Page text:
Use this URL to cite or link to this record in EThOS: http://ethos.bl.uk/OrderDetails.do?uin=uk.bl.ethos.537915
Title: Dock180/Elmo proteins are critical regulators of phagocytosis, macropinocytosis and chemotaxis in Dictyostelium
Author: Wang, Jun
Awarding Body: University of Dundee
Current Institution: University of Dundee
Date of Award: 2006
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Abstract:
In this study, we report the characterization of Dock/Elmo proteins, a novel family of RacGEF's in Dictyostelium discoideum and describe their role in phagocytosis, macropinocytosis and CAMP mediated chemotactic cell movement. Aggregation competent Dictyostelium cells can detect and move up cAMP gradients. cAMP stimulation causes a transient localized increase in phosphatidyl inositol (3,4,5) tris phosphate (PIP3) concentration in the plasma membrane at the cell's leading edge. PIP3 binding domain containing RacGEF's are thought to mediate the cAMP signal through the activation of Racs to localised actin polymerization, which results in further extension of the leading edge in the direction of the CAMP gradient. However inhibition of PIP3 formation, through inhibition of P13K activity,results only in a partial defect of chemotaxis, implying that there may exist other signalling pathways that mediate the CAMP signal to the cytoskeleton. Members of the Dock family form a novel class of Rac activators and deletion of dock in Drosophila and C. elegans results in chemotaxis and phagocytosis defects. We have identified the 8 dock genes and 4 elmo genes in the Dictyostelium genome, which we named dockA-H and elmo1-4. To investigate the role of Dock/Elmo, we generated null mutant strains (dockAnull, dockBnull, dockA/Bnull, dockCnull, dockDnull, dockGnull, dockHnull, elmo1null and elmo1/dockBnull) by gene disruption using homologous recombination. In our study, knockout dock genes in Dictyostelium results in numerous defects. dockAnull cells show a slow chemotactic response to CAMP and reduced rate in macropinocytosis. dockAnull slugs show poor phototaxis. dockBnull cells grow slowly in the axenic medium and are defective in chemotaxis, macropinocytosis and phagocytosis. dockA/B double mutant cells show stronger defects in chemotaxis than either mutant by itself. In the dockA/Bnull double mutant chemotaxis is almost completely inhibited in presence of the P13K inhibitor LY294002. dockAnull, dockBnull, dockA/Bnull cells all show reduced actin polymerization upon cAMP stimulation. dockCnull cells also show poor chemotaxis to cAMP. However there is no obvious defect in chemotaxis, macropinocytosis and phagocytosis for dockDnull, dockGnull, and dockHnull cells. Although Dictyostelium Docks do not contain the conventional DH domain for Rac activation, we show that the DockerB domain (Docker domain of DockB protein) interacts with RaclA in the nucleotide free state in vitro. The DockerA domain (Docker domain of DockA protein) preferentially interacts with RacH and RacL. Expression of Rac1A in dockBnull background can effectively rescue the defect of phagocytosis. These findings show that Dictyostelium Docks most likely act as RacGEF's involved in a P13K independent chemotaxis signalling pathway and also play important roles in the regulation of endocytosis in Dictyostelium. In this study we also investigated the role of Elmo1 in the regulation of cell behavior. The elmo1null cells grow slowly in the axenic medium and are defective in chemotaxis, macropinocytosis and phagocytosis. The phenotype of elmo1null cells is extremely similar to that of dockBnull cells. Cells of the elmo1/dockBnull double mutant did not show a much more severe phenotype than either parent stain (elmo1null or dockBnull) by itself. These data strongly support the idea that in Dictyostelium Elmo1 and DockB are involved in same signalling pathways. Our data thus strongly suggest that Dock/Elmo complexes function as RacGEF's during chemotaxis and endocytosis in Dictyostelium.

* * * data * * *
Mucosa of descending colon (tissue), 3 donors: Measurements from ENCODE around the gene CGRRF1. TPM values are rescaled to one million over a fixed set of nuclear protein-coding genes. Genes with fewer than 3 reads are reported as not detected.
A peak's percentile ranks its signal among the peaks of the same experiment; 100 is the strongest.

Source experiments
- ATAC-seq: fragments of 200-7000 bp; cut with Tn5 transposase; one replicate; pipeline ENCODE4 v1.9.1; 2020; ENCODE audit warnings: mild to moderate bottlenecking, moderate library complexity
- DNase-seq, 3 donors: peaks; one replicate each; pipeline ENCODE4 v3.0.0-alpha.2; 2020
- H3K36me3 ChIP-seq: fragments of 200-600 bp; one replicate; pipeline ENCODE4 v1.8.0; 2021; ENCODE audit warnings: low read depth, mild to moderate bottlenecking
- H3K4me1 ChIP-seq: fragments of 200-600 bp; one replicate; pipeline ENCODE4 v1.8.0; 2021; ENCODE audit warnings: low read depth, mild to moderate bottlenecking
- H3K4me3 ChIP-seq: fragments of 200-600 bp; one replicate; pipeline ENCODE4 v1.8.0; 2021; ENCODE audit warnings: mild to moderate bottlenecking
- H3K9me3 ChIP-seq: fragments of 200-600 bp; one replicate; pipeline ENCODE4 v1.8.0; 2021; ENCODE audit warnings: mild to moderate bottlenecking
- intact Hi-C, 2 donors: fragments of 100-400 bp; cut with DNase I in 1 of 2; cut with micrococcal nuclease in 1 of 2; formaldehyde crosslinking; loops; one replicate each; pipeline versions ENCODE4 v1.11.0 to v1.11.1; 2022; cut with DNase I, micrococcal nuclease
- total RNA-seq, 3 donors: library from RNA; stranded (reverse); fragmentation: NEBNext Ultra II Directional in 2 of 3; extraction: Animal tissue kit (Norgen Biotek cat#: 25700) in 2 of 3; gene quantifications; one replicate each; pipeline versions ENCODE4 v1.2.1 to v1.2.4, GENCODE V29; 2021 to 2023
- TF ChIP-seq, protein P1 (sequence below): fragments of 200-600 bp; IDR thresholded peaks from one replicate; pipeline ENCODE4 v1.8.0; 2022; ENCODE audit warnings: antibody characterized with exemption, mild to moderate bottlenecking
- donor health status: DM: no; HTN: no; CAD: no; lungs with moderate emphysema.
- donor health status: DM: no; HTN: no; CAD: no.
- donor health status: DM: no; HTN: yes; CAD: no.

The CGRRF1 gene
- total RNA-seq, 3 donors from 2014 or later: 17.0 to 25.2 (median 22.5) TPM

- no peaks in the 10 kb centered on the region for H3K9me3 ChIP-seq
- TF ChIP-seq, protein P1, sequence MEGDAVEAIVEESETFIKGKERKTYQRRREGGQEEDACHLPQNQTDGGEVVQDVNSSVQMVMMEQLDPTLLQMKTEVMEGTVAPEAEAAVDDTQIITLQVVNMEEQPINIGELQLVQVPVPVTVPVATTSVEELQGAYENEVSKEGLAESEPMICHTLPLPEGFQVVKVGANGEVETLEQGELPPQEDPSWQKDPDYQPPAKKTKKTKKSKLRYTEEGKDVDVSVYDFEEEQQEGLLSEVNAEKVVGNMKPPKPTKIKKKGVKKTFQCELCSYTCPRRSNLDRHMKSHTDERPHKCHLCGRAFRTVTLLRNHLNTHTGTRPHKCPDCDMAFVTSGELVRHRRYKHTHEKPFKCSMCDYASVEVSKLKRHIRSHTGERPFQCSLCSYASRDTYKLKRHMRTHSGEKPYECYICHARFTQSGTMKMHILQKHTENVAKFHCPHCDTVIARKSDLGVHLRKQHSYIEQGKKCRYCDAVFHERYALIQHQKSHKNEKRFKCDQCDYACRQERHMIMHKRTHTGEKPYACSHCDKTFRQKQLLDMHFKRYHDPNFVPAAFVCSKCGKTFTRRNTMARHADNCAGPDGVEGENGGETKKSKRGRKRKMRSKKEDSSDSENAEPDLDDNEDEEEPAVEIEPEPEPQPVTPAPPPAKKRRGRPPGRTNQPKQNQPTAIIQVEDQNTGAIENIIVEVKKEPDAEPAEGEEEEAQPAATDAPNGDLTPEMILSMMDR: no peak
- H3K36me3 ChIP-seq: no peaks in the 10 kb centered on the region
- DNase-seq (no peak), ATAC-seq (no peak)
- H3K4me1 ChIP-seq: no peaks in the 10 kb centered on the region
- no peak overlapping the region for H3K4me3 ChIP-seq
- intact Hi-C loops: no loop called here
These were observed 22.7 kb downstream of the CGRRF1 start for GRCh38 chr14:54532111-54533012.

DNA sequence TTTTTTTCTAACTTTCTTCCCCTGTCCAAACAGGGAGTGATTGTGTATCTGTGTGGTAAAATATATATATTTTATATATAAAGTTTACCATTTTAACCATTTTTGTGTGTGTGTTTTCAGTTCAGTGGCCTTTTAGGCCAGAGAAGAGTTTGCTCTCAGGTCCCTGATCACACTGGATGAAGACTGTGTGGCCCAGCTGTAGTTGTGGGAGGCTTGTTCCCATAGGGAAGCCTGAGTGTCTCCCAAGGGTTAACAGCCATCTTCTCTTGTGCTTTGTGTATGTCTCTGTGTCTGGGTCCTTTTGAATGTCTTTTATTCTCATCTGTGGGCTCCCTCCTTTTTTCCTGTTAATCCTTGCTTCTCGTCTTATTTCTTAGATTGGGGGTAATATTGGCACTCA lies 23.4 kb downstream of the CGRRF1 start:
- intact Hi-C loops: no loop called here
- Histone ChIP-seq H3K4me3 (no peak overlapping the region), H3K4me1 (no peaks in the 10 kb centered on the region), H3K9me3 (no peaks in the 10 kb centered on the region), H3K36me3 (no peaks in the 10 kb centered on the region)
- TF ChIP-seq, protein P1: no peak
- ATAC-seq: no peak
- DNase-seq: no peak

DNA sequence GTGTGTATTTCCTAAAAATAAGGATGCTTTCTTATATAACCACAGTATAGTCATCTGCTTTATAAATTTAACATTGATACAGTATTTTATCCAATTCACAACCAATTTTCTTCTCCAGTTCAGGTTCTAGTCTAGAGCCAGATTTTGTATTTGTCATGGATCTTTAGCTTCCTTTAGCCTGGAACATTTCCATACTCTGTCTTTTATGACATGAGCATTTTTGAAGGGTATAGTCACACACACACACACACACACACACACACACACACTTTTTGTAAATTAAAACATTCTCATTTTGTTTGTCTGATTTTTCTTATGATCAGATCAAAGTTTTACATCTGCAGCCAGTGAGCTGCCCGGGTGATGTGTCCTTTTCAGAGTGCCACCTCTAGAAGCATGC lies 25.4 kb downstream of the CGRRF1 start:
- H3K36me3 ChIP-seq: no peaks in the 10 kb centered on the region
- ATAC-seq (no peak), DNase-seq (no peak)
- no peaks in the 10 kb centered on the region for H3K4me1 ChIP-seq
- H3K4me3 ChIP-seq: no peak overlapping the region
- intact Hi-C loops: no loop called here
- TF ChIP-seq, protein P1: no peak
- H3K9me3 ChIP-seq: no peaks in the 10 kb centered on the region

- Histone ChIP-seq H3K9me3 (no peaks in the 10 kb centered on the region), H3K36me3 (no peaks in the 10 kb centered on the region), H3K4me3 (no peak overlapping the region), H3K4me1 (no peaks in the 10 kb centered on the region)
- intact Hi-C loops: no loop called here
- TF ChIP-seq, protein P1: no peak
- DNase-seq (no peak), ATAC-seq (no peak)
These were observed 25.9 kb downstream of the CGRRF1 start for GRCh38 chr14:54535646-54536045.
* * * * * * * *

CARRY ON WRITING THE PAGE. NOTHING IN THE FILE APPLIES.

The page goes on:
Supervisor: Not available Sponsor: Not available
Qualification Name: Thesis (Ph.D.) Qualification Level: Doctoral
EThOS ID: uk.bl.ethos.537915  DOI: Not available
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